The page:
And so there we are. Watching our children like a hawk, but enjoying their presence in our lives as much as we enjoy their brothers and sisters. And so we continue, and so I will continue. Writing my little rambles and hopefully sharing a bit of what it means to be the father of a child with autism with you. Until next time then. I hope what remains of your summer is everything you could possibly want, and remember. If it's worth doing, it's worth doing with attitude!
Welcome friend. I'm so glad you could join me again. It's Monday, and so the subject must be Autism and/or Special Needs, right? Well, kinda sort of. What I really want to touch on in my rambling today is Caregiver Burnout, especially as applied to someone who is the parent of a special needs child.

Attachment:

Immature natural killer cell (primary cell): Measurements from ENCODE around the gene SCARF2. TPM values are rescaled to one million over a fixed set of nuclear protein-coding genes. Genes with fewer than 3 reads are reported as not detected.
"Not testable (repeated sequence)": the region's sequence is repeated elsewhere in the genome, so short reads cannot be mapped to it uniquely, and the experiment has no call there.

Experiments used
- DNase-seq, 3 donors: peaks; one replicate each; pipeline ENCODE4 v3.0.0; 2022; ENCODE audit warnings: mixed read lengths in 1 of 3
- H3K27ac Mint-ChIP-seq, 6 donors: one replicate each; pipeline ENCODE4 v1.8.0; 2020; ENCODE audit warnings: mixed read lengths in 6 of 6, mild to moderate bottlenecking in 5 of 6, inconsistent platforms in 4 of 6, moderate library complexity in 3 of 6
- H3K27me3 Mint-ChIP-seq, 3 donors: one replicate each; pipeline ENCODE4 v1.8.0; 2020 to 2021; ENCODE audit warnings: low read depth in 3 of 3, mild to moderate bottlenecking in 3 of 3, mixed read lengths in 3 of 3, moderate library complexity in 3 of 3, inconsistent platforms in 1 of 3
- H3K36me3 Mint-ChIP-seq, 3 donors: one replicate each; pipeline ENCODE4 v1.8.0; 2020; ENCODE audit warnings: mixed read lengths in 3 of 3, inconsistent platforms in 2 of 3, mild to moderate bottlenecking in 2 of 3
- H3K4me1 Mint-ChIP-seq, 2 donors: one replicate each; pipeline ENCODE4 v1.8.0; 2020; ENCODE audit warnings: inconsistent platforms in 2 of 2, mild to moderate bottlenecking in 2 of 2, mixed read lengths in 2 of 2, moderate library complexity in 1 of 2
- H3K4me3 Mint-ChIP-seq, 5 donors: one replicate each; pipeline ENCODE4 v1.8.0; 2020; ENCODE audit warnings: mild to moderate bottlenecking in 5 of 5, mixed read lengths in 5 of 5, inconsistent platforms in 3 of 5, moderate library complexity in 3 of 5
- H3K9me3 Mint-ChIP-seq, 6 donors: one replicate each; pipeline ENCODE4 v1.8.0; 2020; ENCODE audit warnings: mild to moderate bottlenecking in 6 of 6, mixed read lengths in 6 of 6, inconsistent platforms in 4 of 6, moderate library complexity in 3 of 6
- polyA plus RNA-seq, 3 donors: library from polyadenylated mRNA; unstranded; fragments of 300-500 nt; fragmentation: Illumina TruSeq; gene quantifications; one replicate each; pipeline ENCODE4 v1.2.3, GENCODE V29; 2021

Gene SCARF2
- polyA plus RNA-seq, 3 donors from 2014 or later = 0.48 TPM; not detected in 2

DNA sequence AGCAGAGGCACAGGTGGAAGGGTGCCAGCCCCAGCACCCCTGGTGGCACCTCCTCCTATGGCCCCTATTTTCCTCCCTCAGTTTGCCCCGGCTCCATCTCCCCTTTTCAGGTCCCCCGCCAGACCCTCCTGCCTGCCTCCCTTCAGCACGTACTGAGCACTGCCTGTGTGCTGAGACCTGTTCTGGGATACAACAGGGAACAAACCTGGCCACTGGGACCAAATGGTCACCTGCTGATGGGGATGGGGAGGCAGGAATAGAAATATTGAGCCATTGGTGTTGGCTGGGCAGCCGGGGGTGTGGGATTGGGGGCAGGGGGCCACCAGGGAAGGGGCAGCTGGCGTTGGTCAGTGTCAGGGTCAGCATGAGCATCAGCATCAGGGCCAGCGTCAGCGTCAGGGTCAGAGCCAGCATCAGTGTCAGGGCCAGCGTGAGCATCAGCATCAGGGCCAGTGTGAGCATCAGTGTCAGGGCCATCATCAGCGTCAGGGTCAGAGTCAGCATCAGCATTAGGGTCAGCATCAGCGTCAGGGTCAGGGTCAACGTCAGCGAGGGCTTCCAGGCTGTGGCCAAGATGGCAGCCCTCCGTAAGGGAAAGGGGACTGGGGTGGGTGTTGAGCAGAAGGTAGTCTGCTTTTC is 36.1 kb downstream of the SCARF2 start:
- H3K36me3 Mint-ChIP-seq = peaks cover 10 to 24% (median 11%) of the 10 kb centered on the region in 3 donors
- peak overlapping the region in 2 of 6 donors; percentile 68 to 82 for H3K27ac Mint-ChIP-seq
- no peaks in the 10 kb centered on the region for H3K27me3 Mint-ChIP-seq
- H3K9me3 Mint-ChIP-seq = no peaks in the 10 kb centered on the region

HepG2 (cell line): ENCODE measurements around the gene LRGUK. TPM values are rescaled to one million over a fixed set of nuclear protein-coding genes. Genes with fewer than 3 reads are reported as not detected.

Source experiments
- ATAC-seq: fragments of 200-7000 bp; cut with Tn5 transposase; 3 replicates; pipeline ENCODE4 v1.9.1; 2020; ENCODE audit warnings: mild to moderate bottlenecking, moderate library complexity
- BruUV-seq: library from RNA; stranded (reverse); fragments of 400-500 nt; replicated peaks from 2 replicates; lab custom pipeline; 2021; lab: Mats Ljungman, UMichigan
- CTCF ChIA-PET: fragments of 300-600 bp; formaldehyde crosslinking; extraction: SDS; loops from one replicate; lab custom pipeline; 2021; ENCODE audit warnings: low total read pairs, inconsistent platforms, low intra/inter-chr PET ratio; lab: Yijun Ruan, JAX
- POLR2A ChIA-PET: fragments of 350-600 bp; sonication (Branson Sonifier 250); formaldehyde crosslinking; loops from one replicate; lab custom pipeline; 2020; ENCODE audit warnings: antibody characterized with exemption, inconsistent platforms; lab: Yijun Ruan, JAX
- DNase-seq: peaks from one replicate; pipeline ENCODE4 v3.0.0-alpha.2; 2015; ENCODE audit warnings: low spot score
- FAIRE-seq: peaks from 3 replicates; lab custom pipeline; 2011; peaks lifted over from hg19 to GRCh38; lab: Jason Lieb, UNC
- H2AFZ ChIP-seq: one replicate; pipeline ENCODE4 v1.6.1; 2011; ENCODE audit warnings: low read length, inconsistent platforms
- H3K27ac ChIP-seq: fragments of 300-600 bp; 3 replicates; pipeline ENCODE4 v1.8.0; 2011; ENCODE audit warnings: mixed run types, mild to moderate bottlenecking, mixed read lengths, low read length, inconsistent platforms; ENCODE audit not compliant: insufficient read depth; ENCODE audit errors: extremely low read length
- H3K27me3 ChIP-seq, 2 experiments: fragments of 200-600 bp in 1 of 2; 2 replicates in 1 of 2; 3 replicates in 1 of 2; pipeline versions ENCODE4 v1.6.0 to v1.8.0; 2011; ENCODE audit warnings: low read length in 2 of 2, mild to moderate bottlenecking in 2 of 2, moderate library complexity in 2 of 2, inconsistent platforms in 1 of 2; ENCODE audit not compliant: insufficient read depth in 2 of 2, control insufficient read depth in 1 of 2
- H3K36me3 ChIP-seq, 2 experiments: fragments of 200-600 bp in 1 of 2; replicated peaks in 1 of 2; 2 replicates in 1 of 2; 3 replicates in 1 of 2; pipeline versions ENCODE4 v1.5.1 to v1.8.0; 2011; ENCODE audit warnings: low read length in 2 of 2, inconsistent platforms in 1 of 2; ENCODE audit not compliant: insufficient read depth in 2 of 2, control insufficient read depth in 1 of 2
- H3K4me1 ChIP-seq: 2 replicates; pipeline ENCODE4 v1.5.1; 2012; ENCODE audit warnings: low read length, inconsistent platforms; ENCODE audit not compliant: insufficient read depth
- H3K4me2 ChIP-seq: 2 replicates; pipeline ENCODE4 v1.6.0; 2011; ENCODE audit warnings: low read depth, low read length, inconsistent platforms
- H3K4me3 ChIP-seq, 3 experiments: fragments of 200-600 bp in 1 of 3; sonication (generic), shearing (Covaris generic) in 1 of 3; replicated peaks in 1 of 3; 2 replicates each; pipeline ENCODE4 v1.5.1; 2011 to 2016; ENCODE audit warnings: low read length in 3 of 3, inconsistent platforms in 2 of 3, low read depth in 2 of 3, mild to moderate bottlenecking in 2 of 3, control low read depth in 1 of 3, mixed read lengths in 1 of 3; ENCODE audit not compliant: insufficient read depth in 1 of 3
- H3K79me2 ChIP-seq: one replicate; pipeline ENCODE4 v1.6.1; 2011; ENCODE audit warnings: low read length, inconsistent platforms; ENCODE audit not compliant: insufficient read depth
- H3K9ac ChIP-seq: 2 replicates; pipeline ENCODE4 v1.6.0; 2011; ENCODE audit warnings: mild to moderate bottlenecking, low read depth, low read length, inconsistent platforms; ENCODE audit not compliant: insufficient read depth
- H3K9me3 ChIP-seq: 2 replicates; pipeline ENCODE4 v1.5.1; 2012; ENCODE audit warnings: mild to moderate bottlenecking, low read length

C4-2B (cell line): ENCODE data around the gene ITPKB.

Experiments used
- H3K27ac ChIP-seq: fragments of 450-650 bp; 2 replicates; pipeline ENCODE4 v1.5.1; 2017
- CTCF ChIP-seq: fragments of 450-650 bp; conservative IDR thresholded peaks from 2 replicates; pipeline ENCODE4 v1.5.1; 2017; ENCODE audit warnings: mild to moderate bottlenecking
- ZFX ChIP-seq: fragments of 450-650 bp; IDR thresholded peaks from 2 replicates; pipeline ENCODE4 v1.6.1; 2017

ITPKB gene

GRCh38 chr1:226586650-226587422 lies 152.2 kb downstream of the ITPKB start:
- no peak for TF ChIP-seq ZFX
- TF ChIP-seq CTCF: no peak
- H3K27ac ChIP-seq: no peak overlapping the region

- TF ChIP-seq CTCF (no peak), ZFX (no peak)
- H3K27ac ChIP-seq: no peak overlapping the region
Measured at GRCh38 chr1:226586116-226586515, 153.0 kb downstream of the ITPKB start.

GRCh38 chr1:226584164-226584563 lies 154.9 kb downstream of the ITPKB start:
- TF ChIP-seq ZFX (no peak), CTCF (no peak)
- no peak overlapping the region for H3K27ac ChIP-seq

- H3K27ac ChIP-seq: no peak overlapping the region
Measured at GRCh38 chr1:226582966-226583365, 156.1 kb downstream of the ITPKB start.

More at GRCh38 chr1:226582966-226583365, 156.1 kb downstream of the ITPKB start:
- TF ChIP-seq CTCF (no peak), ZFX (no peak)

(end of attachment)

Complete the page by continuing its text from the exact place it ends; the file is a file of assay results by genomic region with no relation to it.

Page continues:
If you do a web search for Caregiver Burnout, you'll easilyfind well over 6,000,000 hits; but most of them deal with those of us who are taking care of elderly parents or disabled spouses. Try a web search for Caregiver Burnout in Autism, and you'll also get well over 6,000,000 hits; but many, if not most of them are the same sites and pages as the first search and really don't apply specifically to those parents trying to take care of their special needs offspring. Well, maybe in some ways they do. I mean caregiver burnout is caregiver burnout to a certain extent, but it can happen so much more insidiously for those of us who children are on the autism spectrum. Why? Trust me, I'll get to that in a moment. First though, I really want to go over just what Caregiver Burnout is and how badly it can affect your life.